In Another Man's Bed

Francis Ray

St. Martin's Griffin

Justine knew it was a mistake thirty seconds after she entered the popular soul-food restaurant. Andrew was well known in the community and so was she. Heads turned, whispers followed. She tensed.
“It will be all right.”
She looked up into Dalton’s calm gaze. There was something else there that she couldn’t identify. Or so she tried to convince herself.
“Two old friends just having dinner.”
Oddly she hadn’t thought of the gossip or speculations as much as the dread of repeating Andrew’s condition. Each time she did, his betrayal came back.
“I wonder if they still serve bread pudding with rum sauce.”
Bread pudding had been one of her favorite desserts. She’d mentioned it on one of their three dates. “You have a good memory.”
“On some things,” he said.
Not knowing how to take his comment, Justine didn’t say anything.
The hostess came to the wooden podium and removed two menus from the built-in slot. “Two?”
“Yes,” Dalton answered.
The young woman in her early twenties smiled at him with youthful appreciation. “Follow me.”
Justine idly wondered if Dalton got that “I’m available look” all the time, then she cast a sideways glance up at his handsome bearded face and knew the answer. Most definitely.
Dalton released her arm, then held the cane chair out for her. Justine accepted the menu and hid behind it.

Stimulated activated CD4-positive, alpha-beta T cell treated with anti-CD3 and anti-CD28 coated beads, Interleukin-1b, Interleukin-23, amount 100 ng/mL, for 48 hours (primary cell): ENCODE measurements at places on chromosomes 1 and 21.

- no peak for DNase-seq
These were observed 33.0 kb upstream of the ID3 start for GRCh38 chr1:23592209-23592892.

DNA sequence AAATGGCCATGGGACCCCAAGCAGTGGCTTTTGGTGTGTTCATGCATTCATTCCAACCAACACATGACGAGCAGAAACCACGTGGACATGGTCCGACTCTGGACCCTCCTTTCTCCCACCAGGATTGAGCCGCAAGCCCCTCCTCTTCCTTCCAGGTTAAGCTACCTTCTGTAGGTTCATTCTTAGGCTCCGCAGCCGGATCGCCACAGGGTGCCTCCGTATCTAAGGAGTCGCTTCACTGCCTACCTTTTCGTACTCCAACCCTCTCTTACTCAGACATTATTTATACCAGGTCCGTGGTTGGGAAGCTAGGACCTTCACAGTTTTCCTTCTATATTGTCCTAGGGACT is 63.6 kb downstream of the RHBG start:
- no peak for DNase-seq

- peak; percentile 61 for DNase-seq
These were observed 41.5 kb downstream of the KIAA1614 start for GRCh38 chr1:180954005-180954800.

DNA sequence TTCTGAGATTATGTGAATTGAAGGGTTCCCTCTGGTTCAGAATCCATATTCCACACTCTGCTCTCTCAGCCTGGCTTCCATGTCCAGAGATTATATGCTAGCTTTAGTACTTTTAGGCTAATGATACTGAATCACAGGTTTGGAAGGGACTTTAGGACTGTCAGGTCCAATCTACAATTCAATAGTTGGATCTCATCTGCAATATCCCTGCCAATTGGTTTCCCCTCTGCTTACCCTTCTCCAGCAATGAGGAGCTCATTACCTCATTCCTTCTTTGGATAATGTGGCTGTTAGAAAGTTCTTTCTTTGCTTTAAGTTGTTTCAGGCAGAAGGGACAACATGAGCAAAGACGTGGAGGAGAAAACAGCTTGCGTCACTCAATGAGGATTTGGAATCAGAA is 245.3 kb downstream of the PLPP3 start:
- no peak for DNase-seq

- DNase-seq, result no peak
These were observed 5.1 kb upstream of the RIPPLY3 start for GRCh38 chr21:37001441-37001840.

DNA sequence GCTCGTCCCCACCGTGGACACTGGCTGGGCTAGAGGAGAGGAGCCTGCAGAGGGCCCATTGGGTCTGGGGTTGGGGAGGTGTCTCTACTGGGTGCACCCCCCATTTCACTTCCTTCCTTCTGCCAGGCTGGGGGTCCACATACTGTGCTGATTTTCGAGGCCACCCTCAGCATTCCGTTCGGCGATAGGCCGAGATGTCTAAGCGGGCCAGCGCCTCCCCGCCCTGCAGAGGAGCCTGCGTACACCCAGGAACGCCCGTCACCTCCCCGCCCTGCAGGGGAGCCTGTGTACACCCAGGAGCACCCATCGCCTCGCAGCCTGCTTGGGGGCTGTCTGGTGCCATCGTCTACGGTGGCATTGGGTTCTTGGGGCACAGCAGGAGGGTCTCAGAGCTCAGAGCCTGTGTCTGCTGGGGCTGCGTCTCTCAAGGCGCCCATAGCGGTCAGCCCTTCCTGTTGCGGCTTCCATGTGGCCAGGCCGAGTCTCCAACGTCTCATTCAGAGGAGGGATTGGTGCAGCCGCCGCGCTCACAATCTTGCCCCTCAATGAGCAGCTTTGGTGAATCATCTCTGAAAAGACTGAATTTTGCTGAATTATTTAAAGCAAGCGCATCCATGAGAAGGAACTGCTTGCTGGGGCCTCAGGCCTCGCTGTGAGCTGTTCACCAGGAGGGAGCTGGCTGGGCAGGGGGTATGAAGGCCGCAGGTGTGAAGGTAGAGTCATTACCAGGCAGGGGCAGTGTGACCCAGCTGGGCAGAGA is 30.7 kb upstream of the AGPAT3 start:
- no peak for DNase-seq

“What do you have a taste for?”
You. The wicked thought came from nowhere. She was flustered and flushed, and her hands trembled. “I’m not sure.”
“Something must tempt your taste buds. I know they do mine.”
She lowered the menu, sure he would be studying his. Instead she found his eyes trained on her. Desire was there, and so much more. Patience, kindness, caring.
“Hello. I’m Sally, your waitress. You folks ready?”
Justine lifted the menu. Time to stop acting like the awed teenager she used to be around Dalton. I’ll have the blackened red snapper, garden salad with house dressing, and iced tea.
“I’ll have the same.” Dalton handed the oversize menu to the waitress.
“I’ll bring your drink order right out.”
“Does your mother still live here?” Dalton asked as the waitress moved away.
If ever there was a question designed to snap Justine back to reality, it was that one. “Yes. She teaches second grade at a school near the house.”
“I’m glad she’s here to help you,” he said quietly.
Justine couldn’t keep the surprise from her face. She blinked.
“Your drinks,” the waitress said. She sat them down and left.
“I might not have agreed with her method, but she was trying to help you when we were in high school. My rep was pretty bad,” Dalton admitted.
“But you weren’t like that,” Justine defended him.
“She couldn’t have known that,” Dalton said. “Although, at the time, my thoughts weren’t so forgiving.”
“Mine either,” Justine admitted.
“Your order.” The waitress sat their food on the table, then withdrew. Justine blessed the food, then picked up her fork.